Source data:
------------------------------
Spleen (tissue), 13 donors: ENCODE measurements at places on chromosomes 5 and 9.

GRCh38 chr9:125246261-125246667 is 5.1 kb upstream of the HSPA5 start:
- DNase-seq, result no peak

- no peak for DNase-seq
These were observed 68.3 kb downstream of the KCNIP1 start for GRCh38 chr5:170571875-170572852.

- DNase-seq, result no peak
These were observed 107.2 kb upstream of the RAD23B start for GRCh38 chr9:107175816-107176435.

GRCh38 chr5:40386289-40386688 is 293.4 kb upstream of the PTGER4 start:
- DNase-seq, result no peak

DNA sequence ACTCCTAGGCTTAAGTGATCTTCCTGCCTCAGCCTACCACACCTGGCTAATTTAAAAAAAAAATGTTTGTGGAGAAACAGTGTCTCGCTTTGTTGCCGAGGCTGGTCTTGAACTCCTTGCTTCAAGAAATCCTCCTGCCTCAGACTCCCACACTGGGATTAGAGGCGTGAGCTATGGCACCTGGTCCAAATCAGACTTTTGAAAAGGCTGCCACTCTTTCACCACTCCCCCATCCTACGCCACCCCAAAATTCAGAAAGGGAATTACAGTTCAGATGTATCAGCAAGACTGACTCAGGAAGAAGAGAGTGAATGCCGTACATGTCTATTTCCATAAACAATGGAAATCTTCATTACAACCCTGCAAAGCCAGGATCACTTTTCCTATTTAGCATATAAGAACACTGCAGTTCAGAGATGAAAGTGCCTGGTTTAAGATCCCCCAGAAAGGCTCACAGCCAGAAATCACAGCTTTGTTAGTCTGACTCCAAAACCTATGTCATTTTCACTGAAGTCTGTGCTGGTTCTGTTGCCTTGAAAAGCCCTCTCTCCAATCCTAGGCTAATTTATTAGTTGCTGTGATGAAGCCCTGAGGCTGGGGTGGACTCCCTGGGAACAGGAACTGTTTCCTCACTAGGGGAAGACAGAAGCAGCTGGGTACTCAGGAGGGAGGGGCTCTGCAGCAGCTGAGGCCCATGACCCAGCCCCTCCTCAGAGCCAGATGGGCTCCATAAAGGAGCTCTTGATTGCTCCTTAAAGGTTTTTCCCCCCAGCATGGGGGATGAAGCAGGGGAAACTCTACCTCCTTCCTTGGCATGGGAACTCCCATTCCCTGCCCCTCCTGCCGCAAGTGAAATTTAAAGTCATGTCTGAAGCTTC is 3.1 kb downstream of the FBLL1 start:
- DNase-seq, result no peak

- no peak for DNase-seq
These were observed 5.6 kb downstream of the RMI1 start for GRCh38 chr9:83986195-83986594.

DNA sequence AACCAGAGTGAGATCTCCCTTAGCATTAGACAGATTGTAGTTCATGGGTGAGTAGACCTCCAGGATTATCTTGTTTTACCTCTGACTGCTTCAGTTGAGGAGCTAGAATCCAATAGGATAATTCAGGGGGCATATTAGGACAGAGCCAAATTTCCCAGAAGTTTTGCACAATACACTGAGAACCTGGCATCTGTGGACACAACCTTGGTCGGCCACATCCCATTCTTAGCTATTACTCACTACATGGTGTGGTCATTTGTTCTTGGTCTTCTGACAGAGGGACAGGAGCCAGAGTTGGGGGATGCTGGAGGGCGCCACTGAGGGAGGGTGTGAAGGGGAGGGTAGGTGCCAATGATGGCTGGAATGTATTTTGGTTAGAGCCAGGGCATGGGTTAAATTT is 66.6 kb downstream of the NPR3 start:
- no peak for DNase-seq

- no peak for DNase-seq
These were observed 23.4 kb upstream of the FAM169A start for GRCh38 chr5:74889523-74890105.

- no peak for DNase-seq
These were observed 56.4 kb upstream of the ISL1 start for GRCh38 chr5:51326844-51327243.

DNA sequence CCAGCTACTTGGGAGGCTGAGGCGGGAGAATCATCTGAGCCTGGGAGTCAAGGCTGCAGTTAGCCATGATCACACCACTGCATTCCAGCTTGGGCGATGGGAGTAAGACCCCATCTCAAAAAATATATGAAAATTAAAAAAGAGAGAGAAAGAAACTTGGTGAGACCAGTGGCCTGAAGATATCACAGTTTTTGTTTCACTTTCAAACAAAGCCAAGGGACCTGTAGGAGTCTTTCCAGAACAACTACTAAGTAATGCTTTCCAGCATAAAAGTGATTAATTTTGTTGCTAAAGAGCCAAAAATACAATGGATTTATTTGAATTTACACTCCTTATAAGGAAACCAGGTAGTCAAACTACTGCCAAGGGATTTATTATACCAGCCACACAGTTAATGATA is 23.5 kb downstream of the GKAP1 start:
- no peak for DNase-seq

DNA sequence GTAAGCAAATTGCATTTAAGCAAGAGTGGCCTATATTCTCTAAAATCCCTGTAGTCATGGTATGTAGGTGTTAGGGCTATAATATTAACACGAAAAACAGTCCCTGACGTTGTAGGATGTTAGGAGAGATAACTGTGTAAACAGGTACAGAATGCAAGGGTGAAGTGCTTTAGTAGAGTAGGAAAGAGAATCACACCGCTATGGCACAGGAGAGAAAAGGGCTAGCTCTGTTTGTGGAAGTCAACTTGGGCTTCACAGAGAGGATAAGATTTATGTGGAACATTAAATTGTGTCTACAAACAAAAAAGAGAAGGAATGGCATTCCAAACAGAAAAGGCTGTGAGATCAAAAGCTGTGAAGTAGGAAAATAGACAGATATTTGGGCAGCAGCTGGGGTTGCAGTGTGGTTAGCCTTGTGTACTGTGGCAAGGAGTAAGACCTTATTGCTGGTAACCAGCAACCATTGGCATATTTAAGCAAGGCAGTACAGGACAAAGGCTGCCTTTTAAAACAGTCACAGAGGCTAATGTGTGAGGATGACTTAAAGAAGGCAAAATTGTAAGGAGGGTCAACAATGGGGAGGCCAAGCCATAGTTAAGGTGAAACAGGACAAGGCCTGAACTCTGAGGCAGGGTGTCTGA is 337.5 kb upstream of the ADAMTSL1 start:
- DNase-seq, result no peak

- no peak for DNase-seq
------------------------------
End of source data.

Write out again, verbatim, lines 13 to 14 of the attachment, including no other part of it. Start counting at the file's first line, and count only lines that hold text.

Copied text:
These were observed 5.6 kb downstream of the RMI1 start for GRCh38 chr9:83986195-83986594.

DNA sequence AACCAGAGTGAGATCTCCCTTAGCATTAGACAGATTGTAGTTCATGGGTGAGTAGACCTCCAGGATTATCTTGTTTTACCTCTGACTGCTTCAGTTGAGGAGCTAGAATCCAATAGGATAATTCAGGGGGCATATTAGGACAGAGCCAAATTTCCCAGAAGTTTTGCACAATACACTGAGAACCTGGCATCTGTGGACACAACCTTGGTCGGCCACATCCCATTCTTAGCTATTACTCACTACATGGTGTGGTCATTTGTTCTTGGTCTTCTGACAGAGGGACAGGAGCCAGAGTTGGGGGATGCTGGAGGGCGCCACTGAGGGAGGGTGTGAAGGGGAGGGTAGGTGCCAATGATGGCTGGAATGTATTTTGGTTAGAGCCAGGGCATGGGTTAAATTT is 66.6 kb downstream of the NPR3 start: